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The Peninsular Plateau of India

The Peninsular Plateau is a part of the ancient Gondwanaland and is in triangular shape. This plateau average height is between 600 to 900 m. It extends from alluvial plains of Uttar Pradesh and Bihar towards south and encompasses whole of the peninsula. Important Ranges in Peninsular Plateau The Aravali range: It is one of the oldest mountain ranges of the world of pre-cambrian period and is about 700 km long. It compares with applications mountain of USA. Aravalis are under the process of erosion and are called Relict mountains. It is also known as ' museum of minerals ' because majority of minerals are found here. It extends from Gujarat to Delhi and its last extension is Raisina hills in Delhi, over which Rashtrapati Bhavan is located. Gir mountains: These are located in Kathiawar region in Gujarat. This region is famous for Asiatic lions (Gir Lions). Western Ghats (Sahyadris): The Western Ghats extends from the mount of the river Tapi to the Cape of Kanyak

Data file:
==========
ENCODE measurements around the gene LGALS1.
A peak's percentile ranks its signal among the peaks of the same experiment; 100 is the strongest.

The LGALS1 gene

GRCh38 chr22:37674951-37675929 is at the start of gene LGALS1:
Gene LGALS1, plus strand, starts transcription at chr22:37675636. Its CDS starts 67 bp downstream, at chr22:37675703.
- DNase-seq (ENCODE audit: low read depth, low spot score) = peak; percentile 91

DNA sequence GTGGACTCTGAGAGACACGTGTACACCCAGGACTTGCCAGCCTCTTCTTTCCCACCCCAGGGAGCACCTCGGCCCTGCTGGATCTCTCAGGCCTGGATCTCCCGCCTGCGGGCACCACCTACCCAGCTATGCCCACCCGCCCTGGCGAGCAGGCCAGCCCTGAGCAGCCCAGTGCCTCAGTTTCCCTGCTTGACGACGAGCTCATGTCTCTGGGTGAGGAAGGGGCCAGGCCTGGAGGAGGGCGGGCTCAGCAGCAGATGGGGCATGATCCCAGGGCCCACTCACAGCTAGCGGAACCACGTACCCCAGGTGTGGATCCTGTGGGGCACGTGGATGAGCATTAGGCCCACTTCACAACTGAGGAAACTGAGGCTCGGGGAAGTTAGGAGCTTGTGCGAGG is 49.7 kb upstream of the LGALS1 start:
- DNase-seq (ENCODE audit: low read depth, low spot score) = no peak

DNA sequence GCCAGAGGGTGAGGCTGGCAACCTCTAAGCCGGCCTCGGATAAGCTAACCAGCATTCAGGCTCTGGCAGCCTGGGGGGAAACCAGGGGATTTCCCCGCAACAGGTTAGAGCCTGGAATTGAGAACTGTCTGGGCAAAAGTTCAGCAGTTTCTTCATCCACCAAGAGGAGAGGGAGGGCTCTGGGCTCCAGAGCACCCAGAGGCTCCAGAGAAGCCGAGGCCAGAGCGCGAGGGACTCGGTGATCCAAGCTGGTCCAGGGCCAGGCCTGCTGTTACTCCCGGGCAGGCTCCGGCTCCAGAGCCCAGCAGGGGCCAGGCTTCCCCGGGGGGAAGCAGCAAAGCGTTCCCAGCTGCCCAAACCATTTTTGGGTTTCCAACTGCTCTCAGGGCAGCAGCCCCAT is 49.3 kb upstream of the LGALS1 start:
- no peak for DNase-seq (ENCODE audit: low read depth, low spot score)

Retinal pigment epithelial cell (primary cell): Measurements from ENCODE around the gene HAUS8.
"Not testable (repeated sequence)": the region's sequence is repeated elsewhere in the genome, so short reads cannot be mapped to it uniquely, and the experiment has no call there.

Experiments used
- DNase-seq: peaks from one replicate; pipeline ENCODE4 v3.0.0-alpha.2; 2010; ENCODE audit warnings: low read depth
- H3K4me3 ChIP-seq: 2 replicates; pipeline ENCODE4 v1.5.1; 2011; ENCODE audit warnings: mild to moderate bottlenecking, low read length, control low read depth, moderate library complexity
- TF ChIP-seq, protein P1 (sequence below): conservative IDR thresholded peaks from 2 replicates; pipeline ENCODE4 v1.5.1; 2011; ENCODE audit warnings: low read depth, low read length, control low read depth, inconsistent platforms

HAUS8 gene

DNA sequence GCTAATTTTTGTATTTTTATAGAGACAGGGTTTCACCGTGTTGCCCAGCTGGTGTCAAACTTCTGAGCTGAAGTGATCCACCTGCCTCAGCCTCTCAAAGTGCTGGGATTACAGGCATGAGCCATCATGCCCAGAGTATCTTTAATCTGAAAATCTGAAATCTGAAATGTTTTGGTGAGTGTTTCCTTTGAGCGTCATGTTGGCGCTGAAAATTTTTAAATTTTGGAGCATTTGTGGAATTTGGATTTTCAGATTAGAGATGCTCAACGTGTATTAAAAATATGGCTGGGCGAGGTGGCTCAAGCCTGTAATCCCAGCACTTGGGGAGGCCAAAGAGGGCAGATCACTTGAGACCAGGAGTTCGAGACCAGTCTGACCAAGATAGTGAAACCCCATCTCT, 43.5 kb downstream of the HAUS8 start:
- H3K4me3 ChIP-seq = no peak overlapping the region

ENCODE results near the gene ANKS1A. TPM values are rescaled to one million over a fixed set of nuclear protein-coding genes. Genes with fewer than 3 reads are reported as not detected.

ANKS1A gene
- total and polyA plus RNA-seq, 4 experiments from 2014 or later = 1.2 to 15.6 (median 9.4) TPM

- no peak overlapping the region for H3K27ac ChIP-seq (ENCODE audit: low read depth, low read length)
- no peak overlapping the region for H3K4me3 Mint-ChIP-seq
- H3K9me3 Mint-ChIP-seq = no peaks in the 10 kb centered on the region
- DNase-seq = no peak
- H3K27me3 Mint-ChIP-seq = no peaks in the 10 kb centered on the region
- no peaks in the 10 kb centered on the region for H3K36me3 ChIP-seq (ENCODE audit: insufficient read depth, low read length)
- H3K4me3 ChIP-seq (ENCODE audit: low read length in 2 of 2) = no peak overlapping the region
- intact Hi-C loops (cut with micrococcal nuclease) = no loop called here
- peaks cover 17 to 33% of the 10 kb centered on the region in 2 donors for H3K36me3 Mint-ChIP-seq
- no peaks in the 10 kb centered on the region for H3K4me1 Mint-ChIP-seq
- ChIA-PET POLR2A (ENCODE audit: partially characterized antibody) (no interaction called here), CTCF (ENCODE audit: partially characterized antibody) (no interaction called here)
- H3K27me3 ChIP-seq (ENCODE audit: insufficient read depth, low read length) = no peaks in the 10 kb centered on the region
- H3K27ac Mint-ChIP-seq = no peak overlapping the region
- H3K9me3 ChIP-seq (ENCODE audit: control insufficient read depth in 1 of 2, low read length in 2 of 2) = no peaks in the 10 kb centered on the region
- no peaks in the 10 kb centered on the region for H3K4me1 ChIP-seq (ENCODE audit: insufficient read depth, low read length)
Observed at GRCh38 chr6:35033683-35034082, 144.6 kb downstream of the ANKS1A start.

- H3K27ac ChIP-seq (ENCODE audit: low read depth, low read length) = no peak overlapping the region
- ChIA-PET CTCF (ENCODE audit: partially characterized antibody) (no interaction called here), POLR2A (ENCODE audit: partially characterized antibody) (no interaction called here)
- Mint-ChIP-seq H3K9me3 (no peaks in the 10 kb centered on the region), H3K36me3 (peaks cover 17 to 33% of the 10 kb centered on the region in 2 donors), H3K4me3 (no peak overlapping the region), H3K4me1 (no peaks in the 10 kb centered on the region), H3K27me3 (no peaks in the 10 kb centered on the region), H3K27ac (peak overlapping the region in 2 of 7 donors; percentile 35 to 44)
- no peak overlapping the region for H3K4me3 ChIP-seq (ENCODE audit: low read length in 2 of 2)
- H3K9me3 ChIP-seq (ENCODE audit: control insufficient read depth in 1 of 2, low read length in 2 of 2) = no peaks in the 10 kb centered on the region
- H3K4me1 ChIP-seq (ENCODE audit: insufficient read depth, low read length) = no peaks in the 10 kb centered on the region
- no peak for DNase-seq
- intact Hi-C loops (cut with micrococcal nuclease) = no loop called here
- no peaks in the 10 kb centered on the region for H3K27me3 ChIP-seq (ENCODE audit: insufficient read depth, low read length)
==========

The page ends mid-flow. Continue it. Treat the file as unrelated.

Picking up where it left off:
Coastal Plains of India

To the east and west of the peninsular plateau , two narrow strips of plain lands are found , which are respectively called Eastern Coastal Plain and Western Coastal Plain. Eastern Coastal and Western Coastal Plain are formed by the erosional and depositional & activities of the Sea waves and from the sediments brought by the peninsular rivers. Western Coastal plain Westeren coastal plain is 10 to 15 km wide and is narrower than eastern coastal plain. Western coast is divided into 4 parts: Kathiawar coast (Gujarat coast) Konkan coast (Maharstra coast) Canara coast(Karnataka coast) Malabar coast (Kerala coast) The Gujarat coastal plains are built up by alluvium brought by Sabarmati, Mahi, Narmada and Tapti rivers, all of which form large estuaries. Malabar coast contains lakes, lagoons and backwaters locally called Kayals. Vembaned Lake (Kerala) is largest of such back water lakes. Eastern Coastal plain Eastern coastal plain is 50 to 60 km wide and is bro